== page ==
Gloucestershire Police has given written assurances to the Commission for Racial Equality (CRE) that it will not break the Race Relations Act again.
The move came after the CRE advised the force that an initiative, which saw 108 white applicants turned down in favour of ethnic minority candidates, was likely to breach the law. The Act specifically outlaws positive discrimination.
A spokesman for the CRE told Personnel Today: “The CRE advised Gloucestershire Police that we thought its recruitment procedure for September 2005 was likely to breach the Race Relations Act. It has put an end to the practice and has given us written assurance that it will comply with the law in future. The matter is now closed.”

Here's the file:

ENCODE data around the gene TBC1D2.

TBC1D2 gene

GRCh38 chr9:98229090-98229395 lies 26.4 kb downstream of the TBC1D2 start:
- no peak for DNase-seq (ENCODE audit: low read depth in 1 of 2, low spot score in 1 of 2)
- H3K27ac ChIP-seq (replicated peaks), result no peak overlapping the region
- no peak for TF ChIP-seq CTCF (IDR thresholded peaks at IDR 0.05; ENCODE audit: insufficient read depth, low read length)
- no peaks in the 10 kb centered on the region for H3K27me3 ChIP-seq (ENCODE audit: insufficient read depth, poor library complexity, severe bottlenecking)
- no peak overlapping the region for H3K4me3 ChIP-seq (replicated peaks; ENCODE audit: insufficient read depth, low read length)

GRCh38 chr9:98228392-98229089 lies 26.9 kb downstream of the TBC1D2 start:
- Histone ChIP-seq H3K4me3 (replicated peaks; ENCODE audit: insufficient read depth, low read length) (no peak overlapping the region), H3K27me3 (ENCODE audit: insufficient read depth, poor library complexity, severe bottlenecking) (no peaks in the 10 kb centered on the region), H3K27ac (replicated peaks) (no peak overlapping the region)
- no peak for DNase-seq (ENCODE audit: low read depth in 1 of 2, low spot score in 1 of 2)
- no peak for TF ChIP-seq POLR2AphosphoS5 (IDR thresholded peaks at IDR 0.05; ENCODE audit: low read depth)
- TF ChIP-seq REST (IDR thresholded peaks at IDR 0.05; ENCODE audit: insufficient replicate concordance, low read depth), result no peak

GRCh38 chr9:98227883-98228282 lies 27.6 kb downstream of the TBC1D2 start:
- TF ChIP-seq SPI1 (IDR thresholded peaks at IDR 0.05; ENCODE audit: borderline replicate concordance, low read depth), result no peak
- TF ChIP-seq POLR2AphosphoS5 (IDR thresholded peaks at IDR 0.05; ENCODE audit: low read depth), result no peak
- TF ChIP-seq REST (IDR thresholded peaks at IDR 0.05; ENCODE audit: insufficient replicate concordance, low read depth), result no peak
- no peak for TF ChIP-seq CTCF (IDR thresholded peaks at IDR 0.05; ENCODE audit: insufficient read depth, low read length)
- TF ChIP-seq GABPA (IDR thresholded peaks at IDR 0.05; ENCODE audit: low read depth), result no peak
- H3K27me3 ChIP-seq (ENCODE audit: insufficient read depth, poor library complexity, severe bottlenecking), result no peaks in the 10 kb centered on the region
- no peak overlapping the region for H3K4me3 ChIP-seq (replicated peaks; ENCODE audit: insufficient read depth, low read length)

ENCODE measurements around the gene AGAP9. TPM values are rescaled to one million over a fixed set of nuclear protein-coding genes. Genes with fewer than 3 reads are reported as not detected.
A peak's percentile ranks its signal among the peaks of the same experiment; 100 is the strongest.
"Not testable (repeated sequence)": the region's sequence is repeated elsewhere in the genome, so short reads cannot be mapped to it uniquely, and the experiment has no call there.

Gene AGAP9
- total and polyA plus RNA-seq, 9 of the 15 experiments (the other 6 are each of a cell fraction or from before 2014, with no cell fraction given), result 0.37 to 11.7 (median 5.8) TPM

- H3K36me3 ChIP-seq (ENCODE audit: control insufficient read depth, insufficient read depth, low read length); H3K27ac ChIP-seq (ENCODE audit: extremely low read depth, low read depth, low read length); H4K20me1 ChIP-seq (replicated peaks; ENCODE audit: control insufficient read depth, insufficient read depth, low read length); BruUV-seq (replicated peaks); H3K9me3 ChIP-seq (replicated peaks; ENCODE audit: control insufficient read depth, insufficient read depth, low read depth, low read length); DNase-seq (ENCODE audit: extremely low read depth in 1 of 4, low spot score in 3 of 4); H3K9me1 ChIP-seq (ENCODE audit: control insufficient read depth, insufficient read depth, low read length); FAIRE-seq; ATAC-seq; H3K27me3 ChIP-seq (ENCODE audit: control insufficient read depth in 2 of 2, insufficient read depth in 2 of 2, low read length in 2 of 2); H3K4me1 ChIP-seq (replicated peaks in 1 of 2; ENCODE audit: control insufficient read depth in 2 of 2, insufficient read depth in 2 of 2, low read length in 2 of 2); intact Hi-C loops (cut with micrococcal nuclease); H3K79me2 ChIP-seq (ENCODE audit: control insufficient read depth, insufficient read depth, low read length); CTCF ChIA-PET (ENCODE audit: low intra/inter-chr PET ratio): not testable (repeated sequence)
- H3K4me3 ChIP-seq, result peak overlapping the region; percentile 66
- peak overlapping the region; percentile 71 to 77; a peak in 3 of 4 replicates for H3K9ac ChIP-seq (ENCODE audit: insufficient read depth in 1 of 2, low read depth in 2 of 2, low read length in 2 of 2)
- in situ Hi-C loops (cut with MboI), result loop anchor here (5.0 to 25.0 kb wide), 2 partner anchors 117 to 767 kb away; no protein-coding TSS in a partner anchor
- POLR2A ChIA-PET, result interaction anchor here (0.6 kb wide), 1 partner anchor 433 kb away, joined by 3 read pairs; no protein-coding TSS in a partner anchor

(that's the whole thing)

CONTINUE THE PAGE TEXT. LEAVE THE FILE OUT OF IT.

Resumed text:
Last week, it emerged that Avon and Somerset Police would escape legal censure despite rejecting 186 applicants because it “was over-represented by white men”, as it had given the CRE similar written assurances.
The CRE spokesman said both cases highlighted the difficulties police forces and other employers faced when trying to tackle the problem of under-representation within their workforces
“There is a need for a public debate that looks at how other measures may be used to help authorities tackle under-representation across all elements of discrimination,” he said. “In the meantime, we will encourage police forces to use every legal step available to them to improve representation.”